From Israel Pemberton9
MS not found; reprinted from extract in [Charles Thomson], An Enquiry into the Causes of the Alienation of the Delaware and Shawanese Indians from the British Interest, … (London, 1759), pp. 183–4.
December 11, 1758
At the late Treaty Teedyuscung confirmed the Purchase of 1749;* his Motives for this Confirmation, were to engage the Six Nations to confirm the Wyoming Lands to him and his People;2 but such Measures were pursued, by our proprietary Managers, to prevent it, and to set the Indians at variance with each other, that all our Arguments, Persuasions and Presents were scarce sufficient to keep them from an open Rupture.
The Business was shamefully delayed from Day to Day, which the Minutes are calculated to screen; but it well known to us who attended, that the Time was spent in attempting Teedyuscung’s Downfal, and silencing or contradicting the Complaints he had made; but he is really more of a politician than any of his Opponents, whether in or out of our proprietary Council; and if he could be kept sober, might probably soon become Emperor of all the neighbouring Nations.
His old Secretary not being present, when the Treaty began,3 he did not demand the Right of having one, and thought it unnecessary, as he was determined rather to be a Spectator than active in public Business, so that we are imposed on in some Minutes of Consequence.4
General Forbes’s proceeding with so much Caution has furnished Occasion for many imprudent Reflections; but I believe he pursued the only Method, in which he could have succeeded.5 Whether he is a Soldier or not I cannot judge, nor is it my Business; but I am certain he is a considerate understanding Man; and it is a Happiness to these Provinces, that he prudently determined from the entrance on the Command here, to make use of every rational Method of conciliating the Friendship of the Indians, and drawing them off from the French;6 so that since we had his Countenance and Directions, our pacific Negotiations have been carried on with some Spirit, and have had the desired Effect.
The Express left the General at Fort Duquesne (now Pitt’sburgh)7 on the 30th ult. and says he would stay to meet the Indians, of whom he expected five hundred in a Day or two, having heard they were near him on the other Side the River.8 He will, no doubt, provide for divers Matters shamefully neglected at Easton, where our proprietary Agents wisely releas’d to the Indians all the Lands westward of the Mountains,9 without so much as stipulating for the keeping a trading House in any Part of that extensive Country.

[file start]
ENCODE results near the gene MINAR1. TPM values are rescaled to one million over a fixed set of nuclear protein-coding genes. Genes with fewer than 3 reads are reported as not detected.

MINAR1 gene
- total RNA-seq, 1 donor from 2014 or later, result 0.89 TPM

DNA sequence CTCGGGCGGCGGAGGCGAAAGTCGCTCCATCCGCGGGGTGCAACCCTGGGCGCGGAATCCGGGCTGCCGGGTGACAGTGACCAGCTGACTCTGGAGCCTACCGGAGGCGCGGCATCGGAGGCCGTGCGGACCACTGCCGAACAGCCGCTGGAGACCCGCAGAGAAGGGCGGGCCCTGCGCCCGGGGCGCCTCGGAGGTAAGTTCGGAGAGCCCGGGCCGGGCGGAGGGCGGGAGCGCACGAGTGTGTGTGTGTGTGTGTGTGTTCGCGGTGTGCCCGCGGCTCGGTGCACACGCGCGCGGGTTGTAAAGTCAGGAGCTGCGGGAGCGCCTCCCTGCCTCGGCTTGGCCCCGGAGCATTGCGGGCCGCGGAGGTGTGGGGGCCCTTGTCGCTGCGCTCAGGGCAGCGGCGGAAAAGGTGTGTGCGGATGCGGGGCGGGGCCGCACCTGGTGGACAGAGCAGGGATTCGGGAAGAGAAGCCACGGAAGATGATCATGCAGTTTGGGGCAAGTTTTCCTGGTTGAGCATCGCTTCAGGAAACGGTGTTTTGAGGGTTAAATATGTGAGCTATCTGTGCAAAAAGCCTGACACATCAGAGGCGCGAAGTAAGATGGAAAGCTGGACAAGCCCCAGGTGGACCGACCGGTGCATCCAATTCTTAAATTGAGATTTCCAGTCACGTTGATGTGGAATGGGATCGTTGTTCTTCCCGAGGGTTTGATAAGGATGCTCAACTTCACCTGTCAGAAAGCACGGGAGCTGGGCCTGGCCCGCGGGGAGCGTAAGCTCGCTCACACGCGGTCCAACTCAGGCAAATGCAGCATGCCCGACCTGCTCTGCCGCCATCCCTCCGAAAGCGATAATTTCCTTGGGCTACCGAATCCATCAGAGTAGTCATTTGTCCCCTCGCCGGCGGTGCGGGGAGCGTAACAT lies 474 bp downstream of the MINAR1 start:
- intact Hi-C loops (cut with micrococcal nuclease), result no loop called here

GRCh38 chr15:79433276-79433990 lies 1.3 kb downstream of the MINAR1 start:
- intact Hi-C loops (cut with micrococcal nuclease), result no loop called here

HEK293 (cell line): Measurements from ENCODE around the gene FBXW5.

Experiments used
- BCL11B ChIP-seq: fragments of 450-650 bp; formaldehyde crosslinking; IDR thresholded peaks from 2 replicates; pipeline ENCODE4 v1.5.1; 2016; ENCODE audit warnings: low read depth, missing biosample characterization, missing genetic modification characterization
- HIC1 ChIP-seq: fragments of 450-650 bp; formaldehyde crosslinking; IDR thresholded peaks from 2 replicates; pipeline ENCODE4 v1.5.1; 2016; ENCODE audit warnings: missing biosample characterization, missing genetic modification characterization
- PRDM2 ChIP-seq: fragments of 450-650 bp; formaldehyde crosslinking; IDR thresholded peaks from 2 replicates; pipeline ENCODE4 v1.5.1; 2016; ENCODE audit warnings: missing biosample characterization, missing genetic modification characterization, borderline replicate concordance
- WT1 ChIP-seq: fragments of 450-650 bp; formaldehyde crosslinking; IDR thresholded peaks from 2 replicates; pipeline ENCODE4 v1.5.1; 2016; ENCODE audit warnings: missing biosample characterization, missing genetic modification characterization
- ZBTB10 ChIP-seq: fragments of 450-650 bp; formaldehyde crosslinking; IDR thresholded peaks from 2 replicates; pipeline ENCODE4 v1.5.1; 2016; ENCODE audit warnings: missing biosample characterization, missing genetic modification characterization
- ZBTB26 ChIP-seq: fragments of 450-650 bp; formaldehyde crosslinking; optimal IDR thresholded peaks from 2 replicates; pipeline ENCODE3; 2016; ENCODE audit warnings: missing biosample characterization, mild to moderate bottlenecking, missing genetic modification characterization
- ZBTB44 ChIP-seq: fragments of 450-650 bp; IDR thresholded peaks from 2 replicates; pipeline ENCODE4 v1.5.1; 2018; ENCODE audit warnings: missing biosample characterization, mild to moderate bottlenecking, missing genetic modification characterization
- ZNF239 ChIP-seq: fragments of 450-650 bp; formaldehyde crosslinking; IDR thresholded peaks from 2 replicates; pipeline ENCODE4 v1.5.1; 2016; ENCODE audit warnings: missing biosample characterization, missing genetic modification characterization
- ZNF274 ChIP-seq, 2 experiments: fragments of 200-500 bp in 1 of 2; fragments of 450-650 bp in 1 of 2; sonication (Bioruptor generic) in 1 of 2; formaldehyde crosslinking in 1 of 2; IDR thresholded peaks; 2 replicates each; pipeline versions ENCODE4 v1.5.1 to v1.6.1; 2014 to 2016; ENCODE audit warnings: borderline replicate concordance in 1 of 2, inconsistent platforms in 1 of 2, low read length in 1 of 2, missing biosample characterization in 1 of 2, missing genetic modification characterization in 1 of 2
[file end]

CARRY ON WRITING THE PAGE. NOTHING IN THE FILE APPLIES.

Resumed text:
This Neglect is now much noticed; and as we are assur’d there will be a great Want of Goods there this Winter, I am fitting out two Waggons with about £5 or 600 worth of Strouds,1 Blankets, Matchcoats, &c. which shall be sent to the General either to be sold or given away in such Manner, as may most effectually promote the public Interest: The Weather being pleasant and mild, and the Roads good, I am in hopes they will be conveyed to Ray’s-Town in a few Days. Our Friendly Association have, out of their Fund, expended upwards of £2000 but the Cost of these Goods must be paid (if they are given away) out of the Contributions of the Menonists and Swengfelders, who put about £1500 into my Hands for these Purposes.2 I am, &c.
9. For the identification of the author and addressee of the letter from which this extract was taken and the circumstances of its first printing, see headnote to the document immediately above.
1. By the purchase of 1749, the Proprietors acquired title to a rectangular area bounded on the south by the Kittatinny Hills, on the west by the Susquehanna River, on the east by the Delaware River, and on the north by a line drawn “from Mahoniahy Creek on Susquehannah to Leheighwochter Creek on Delaware.” “Benjamin Chew’s Journal of a Journey to Easton, 1758,” Van Doren and Boyd, Indian Treaties, p. 317. This note was probably written by BF. Toward the end of the Easton Treaty Teedyuscung admitted that this had been a legitimate sale. Ibid., p. 237.
2. Teedyuscung wished to settle his people permanently in the Wyoming Valley. See above, VII, 282 n.
3. Charles Thomson arrived, however, no later than October 11. Chew’s Journal, p. 313.
4. Thomson had also complained of the untrustworthiness of the official minutes; see the preceding document.
5. Gen. John Forbes’s army captured its objective, Ft. Duquesne, on Nov. 25, 1758.
6. For Forbes’s assiduous efforts to conciliate the friendship of the Indians, see esp. Alfred P. James, ed., Writings of General John Forbes (Menasha, Wis., 1938), pp. 81–2, 109, 127, 137, 180–1.
7. “I have used the freedom of giving your name to Fort DuQuesne, as I hope it was in some measure the being actuated by your spirits that now makes us Masters of the place.” Forbes to William Pitt, Nov. 27, 1758, James, ed., Writings of Forbes, p. 269.
8. The express reached Philadelphia on or a little before December 11. Forbes enclosed a letter to Denny, dated November 26, in which he announced his intentions of conferring with the Indians. The General “also sent word to Philadelphia describing the need of goods” with which to supply the Indians. Pa. Col. Recs., VIII, 232–4; Theodore Thayer, Israel Pemberton (Phila., 1943), p. 171.
9. See the preceding document.
1. Coarse warm cloth.
2. Although Pemberton dispatched the two wagons from Philadelphia on December 13, they did not reach Pittsburgh until April 30, 1759. While the goods were in transit, the trustees of the Friendly Association objected to his use of the Mennonite and Schwenkfelder funds; so he returned the money to the Friendly Association, paid for the goods himself, and traded them to Indians at Pittsburgh. Thayer, Pemberton, pp. 171–4; John W. Jordan, ed., “James Kenny’s ‘Journal to the Westward,’ 1758–59,” PMHB, XXXVII (1913), 395–449.